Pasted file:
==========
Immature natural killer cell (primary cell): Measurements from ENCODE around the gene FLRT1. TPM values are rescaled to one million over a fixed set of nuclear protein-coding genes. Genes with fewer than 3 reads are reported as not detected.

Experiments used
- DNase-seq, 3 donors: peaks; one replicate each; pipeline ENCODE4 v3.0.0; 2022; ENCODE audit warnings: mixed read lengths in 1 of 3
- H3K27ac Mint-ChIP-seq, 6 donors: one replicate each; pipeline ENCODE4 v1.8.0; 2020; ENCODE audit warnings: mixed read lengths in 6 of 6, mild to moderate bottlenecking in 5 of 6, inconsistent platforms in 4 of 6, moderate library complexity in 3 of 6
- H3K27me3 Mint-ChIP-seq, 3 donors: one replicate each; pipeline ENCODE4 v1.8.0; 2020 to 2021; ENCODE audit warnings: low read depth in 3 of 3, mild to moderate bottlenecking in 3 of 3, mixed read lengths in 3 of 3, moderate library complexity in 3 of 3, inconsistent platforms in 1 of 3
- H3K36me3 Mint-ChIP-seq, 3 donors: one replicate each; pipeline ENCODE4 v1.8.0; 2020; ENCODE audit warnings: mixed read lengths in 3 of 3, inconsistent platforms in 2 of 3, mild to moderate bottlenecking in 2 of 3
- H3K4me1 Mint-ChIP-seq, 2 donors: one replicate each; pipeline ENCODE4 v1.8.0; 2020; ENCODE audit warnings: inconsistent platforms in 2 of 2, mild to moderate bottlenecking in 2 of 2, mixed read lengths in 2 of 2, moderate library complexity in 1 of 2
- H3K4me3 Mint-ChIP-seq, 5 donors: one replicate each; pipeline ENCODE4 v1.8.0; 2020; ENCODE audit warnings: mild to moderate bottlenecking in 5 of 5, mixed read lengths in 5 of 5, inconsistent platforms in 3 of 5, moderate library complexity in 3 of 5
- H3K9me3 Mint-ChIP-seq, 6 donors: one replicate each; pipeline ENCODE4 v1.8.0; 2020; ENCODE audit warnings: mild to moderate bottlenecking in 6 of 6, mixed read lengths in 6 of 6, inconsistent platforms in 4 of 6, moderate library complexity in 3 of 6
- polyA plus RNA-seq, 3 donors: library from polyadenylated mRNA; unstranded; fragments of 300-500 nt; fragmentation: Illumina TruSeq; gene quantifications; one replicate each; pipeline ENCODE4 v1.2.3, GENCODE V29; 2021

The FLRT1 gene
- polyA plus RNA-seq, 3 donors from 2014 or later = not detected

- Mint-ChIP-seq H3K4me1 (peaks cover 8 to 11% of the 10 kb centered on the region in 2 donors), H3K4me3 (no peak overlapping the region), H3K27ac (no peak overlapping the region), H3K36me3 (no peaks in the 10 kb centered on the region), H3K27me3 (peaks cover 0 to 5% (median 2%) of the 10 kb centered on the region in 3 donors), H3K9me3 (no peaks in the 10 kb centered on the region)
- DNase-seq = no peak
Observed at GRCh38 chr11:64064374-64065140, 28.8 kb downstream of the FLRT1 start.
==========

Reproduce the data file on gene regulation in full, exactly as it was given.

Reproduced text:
Immature natural killer cell (primary cell): Measurements from ENCODE around the gene FLRT1. TPM values are rescaled to one million over a fixed set of nuclear protein-coding genes. Genes with fewer than 3 reads are reported as not detected.

Experiments used
- DNase-seq, 3 donors: peaks; one replicate each; pipeline ENCODE4 v3.0.0; 2022; ENCODE audit warnings: mixed read lengths in 1 of 3
- H3K27ac Mint-ChIP-seq, 6 donors: one replicate each; pipeline ENCODE4 v1.8.0; 2020; ENCODE audit warnings: mixed read lengths in 6 of 6, mild to moderate bottlenecking in 5 of 6, inconsistent platforms in 4 of 6, moderate library complexity in 3 of 6
- H3K27me3 Mint-ChIP-seq, 3 donors: one replicate each; pipeline ENCODE4 v1.8.0; 2020 to 2021; ENCODE audit warnings: low read depth in 3 of 3, mild to moderate bottlenecking in 3 of 3, mixed read lengths in 3 of 3, moderate library complexity in 3 of 3, inconsistent platforms in 1 of 3
- H3K36me3 Mint-ChIP-seq, 3 donors: one replicate each; pipeline ENCODE4 v1.8.0; 2020; ENCODE audit warnings: mixed read lengths in 3 of 3, inconsistent platforms in 2 of 3, mild to moderate bottlenecking in 2 of 3
- H3K4me1 Mint-ChIP-seq, 2 donors: one replicate each; pipeline ENCODE4 v1.8.0; 2020; ENCODE audit warnings: inconsistent platforms in 2 of 2, mild to moderate bottlenecking in 2 of 2, mixed read lengths in 2 of 2, moderate library complexity in 1 of 2
- H3K4me3 Mint-ChIP-seq, 5 donors: one replicate each; pipeline ENCODE4 v1.8.0; 2020; ENCODE audit warnings: mild to moderate bottlenecking in 5 of 5, mixed read lengths in 5 of 5, inconsistent platforms in 3 of 5, moderate library complexity in 3 of 5
- H3K9me3 Mint-ChIP-seq, 6 donors: one replicate each; pipeline ENCODE4 v1.8.0; 2020; ENCODE audit warnings: mild to moderate bottlenecking in 6 of 6, mixed read lengths in 6 of 6, inconsistent platforms in 4 of 6, moderate library complexity in 3 of 6
- polyA plus RNA-seq, 3 donors: library from polyadenylated mRNA; unstranded; fragments of 300-500 nt; fragmentation: Illumina TruSeq; gene quantifications; one replicate each; pipeline ENCODE4 v1.2.3, GENCODE V29; 2021

The FLRT1 gene
- polyA plus RNA-seq, 3 donors from 2014 or later = not detected

- Mint-ChIP-seq H3K4me1 (peaks cover 8 to 11% of the 10 kb centered on the region in 2 donors), H3K4me3 (no peak overlapping the region), H3K27ac (no peak overlapping the region), H3K36me3 (no peaks in the 10 kb centered on the region), H3K27me3 (peaks cover 0 to 5% (median 2%) of the 10 kb centered on the region in 3 donors), H3K9me3 (no peaks in the 10 kb centered on the region)
- DNase-seq = no peak
Observed at GRCh38 chr11:64064374-64065140, 28.8 kb downstream of the FLRT1 start.